Can Truck Drivers Use Cell Phones while Driving?

Truckers must hold a commercial drivers’ license (CDL) to perform their jobs, and must also comply with federal rules and regulations that hold them to much higher standards than ordinary drivers. Under these rules, truckers can never use a handheld device while behind the wheel, and may only use a cell phone in the cab if they can operate it hands-free.

Below we take a deep-dive into answering the question “Can Truck Drivers Use Cell Phones?” by exploring cell phone use laws applicable to truck drivers, penalties for non-compliance with those laws, the risks and limitations of using hands-free devices behind the wheel, and what you can do if you see a truck driver using a handheld device while on the road.

Federal Law Has Prohibited Truck Drivers from Using Handheld Devices Since 2011

A study conducted by the Federal Motor Carrier Safety Administration (FMCSA), the agency tasked with regulating the trucking industry, found that CDL drivers increased their risk of a “safety-critical” event sixfold when they used a handheld device behind the wheel. The research prompted a change in federal law that made it illegal for an interstate truck driver to use a handheld device in any one of the following ways:

  • Using a hand to hold the phone while placing a call;
  • Pressing more than one button to dial a phone number; and
  • Moving from a seated driving position to reach for a phone.

The chance could not have come too soon, considering the extreme dangers posed by truck accidents on U.S. roads. A loaded semi-truck can weigh as much as 80,000 pounds, and in a crash at highway speeds can cause catastrophic injuries and property damage.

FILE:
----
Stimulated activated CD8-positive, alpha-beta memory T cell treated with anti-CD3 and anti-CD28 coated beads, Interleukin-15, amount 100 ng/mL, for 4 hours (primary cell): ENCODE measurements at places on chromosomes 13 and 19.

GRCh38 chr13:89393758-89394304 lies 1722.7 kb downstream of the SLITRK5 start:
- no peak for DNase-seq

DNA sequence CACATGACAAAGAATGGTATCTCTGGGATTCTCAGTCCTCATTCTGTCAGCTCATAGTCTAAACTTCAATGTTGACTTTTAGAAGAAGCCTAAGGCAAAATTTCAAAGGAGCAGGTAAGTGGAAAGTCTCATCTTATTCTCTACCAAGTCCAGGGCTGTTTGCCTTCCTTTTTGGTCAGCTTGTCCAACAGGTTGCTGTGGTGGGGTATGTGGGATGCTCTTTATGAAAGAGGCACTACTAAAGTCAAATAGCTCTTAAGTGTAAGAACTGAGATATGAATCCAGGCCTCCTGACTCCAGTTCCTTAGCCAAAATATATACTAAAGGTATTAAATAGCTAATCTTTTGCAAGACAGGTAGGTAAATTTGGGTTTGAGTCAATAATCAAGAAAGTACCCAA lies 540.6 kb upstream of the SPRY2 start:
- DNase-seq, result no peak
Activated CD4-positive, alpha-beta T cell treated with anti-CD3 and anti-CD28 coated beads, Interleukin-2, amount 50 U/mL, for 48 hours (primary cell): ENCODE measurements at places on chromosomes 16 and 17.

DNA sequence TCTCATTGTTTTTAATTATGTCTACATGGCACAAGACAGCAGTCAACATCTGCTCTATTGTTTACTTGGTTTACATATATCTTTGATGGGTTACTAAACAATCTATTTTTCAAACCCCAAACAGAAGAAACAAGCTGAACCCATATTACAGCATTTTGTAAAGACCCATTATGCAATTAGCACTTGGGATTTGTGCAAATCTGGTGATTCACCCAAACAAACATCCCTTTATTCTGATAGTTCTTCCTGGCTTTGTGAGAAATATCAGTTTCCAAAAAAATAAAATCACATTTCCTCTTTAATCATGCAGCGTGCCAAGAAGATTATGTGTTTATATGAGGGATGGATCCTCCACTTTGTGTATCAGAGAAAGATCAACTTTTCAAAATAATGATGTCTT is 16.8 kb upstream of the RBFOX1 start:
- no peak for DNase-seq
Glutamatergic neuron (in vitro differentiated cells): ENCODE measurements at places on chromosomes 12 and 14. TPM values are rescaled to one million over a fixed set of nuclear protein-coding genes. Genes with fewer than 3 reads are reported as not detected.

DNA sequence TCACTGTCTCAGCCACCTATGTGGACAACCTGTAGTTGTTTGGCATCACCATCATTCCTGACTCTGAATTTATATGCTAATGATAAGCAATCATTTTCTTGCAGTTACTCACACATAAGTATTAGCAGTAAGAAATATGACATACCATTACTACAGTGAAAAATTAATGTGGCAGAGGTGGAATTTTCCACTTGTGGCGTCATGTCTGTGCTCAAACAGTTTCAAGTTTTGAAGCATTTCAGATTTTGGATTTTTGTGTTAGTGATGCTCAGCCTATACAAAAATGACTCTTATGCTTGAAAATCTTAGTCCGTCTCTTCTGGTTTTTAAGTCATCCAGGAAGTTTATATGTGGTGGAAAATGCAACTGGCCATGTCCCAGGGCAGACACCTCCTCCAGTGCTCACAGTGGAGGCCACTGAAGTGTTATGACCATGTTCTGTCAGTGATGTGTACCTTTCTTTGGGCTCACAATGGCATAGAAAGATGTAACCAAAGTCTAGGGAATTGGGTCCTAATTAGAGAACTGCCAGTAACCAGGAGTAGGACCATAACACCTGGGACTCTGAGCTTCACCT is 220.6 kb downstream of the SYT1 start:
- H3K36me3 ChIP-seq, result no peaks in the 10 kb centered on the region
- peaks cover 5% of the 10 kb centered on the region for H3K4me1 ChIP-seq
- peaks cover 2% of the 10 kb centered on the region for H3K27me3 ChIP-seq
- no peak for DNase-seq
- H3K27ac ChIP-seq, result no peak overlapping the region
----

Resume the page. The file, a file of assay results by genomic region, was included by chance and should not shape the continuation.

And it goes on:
Texting Qualifies as Using a Handheld Device

A truck distracted by sending a text message poses a “triple threat” to the public. We refer to “distracted driving” as anytime a driver’s eyes leave the road (a “visual” distraction), hands leave the wheel (a “manual” distraction), or mind leaves the task of driving safely (a “cognitive” distraction). Texting behind the wheel causes all three types of distraction! The FMCSA estimates that texting while driving exponentially increases the chances of an accident such as running another car off the road or a near-miss. That massive danger led to a federal ban on CDL drivers taking any of the following texting-related actions while operating a truck:

  • Reading or typing texts;
  • Reading or typing an email;
  • Using SMS messages or instant messaging;
  • Searching the internet; and
  • Pressing more than one button to stop or start a phone call.

Drivers sometimes make the mistake of thinking that they have a special ability to “multitask”, and so the texting-and-driving ban should not apply to them. The fact is, however, that it is well-and-truly impossible to operate a big rig safely while sending a text. The human brain just isn’t up to that task. Truckers who try to shirk the texting ban put lives at risk.

Penalties for Trucker Use of Handheld Devices

They also face stiff penalties for their dangerous behavior. Federal laws and regulations penalize trucker handheld device use through:

  • A fine of up to $2,750 for each offense;
  • Suspension of CDL after multiple offenses; and
  • A fine of up to $11,000 for trucking companies that fail to ensure that their drivers comply with the ban.

Laws Only Work When Truckers Comply